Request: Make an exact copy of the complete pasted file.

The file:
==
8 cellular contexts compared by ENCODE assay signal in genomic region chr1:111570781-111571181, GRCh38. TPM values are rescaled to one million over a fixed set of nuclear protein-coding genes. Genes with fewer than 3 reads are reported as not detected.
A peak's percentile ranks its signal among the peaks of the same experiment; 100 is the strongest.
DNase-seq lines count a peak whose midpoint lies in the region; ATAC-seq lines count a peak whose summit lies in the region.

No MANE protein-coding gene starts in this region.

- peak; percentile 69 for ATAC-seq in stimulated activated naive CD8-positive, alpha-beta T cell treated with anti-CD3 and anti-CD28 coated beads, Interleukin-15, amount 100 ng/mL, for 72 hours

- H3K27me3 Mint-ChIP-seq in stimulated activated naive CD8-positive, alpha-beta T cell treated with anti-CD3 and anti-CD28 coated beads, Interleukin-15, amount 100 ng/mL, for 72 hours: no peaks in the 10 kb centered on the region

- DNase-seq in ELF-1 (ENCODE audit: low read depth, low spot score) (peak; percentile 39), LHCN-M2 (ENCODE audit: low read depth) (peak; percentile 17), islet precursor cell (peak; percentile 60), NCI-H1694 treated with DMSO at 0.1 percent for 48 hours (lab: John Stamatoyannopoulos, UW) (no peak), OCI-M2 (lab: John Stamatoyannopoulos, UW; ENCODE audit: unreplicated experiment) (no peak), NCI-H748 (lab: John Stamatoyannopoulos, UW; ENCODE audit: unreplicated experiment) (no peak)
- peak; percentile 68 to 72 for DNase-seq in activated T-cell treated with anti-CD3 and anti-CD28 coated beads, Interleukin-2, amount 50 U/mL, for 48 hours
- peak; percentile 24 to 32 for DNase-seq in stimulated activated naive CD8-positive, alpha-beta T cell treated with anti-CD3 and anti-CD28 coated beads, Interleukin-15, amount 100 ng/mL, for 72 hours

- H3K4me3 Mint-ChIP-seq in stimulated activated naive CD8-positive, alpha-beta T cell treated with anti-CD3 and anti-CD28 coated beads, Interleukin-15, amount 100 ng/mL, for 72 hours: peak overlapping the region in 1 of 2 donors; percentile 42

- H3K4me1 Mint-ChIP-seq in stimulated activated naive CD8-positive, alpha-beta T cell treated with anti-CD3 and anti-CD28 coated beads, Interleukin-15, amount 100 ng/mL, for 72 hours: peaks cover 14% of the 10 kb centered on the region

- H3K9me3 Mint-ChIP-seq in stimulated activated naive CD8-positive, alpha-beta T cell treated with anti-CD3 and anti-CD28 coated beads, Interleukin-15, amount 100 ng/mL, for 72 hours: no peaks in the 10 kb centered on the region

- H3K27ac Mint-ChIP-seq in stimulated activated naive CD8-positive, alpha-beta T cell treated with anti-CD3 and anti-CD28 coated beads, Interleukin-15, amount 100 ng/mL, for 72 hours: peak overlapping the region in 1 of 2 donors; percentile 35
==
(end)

8 cellular contexts compared by ENCODE assay signal in genomic region chr1:111570781-111571181, GRCh38. TPM values are rescaled to one million over a fixed set of nuclear protein-coding genes. Genes with fewer than 3 reads are reported as not detected.
A peak's percentile ranks its signal among the peaks of the same experiment; 100 is the strongest.
DNase-seq lines count a peak whose midpoint lies in the region; ATAC-seq lines count a peak whose summit lies in the region.

No MANE protein-coding gene starts in this region.

- peak; percentile 69 for ATAC-seq in stimulated activated naive CD8-positive, alpha-beta T cell treated with anti-CD3 and anti-CD28 coated beads, Interleukin-15, amount 100 ng/mL, for 72 hours

- H3K27me3 Mint-ChIP-seq in stimulated activated naive CD8-positive, alpha-beta T cell treated with anti-CD3 and anti-CD28 coated beads, Interleukin-15, amount 100 ng/mL, for 72 hours: no peaks in the 10 kb centered on the region

- DNase-seq in ELF-1 (ENCODE audit: low read depth, low spot score) (peak; percentile 39), LHCN-M2 (ENCODE audit: low read depth) (peak; percentile 17), islet precursor cell (peak; percentile 60), NCI-H1694 treated with DMSO at 0.1 percent for 48 hours (lab: John Stamatoyannopoulos, UW) (no peak), OCI-M2 (lab: John Stamatoyannopoulos, UW; ENCODE audit: unreplicated experiment) (no peak), NCI-H748 (lab: John Stamatoyannopoulos, UW; ENCODE audit: unreplicated experiment) (no peak)
- peak; percentile 68 to 72 for DNase-seq in activated T-cell treated with anti-CD3 and anti-CD28 coated beads, Interleukin-2, amount 50 U/mL, for 48 hours
- peak; percentile 24 to 32 for DNase-seq in stimulated activated naive CD8-positive, alpha-beta T cell treated with anti-CD3 and anti-CD28 coated beads, Interleukin-15, amount 100 ng/mL, for 72 hours

- H3K4me3 Mint-ChIP-seq in stimulated activated naive CD8-positive, alpha-beta T cell treated with anti-CD3 and anti-CD28 coated beads, Interleukin-15, amount 100 ng/mL, for 72 hours: peak overlapping the region in 1 of 2 donors; percentile 42

- H3K4me1 Mint-ChIP-seq in stimulated activated naive CD8-positive, alpha-beta T cell treated with anti-CD3 and anti-CD28 coated beads, Interleukin-15, amount 100 ng/mL, for 72 hours: peaks cover 14% of the 10 kb centered on the region

- H3K9me3 Mint-ChIP-seq in stimulated activated naive CD8-positive, alpha-beta T cell treated with anti-CD3 and anti-CD28 coated beads, Interleukin-15, amount 100 ng/mL, for 72 hours: no peaks in the 10 kb centered on the region

- H3K27ac Mint-ChIP-seq in stimulated activated naive CD8-positive, alpha-beta T cell treated with anti-CD3 and anti-CD28 coated beads, Interleukin-15, amount 100 ng/mL, for 72 hours: peak overlapping the region in 1 of 2 donors; percentile 35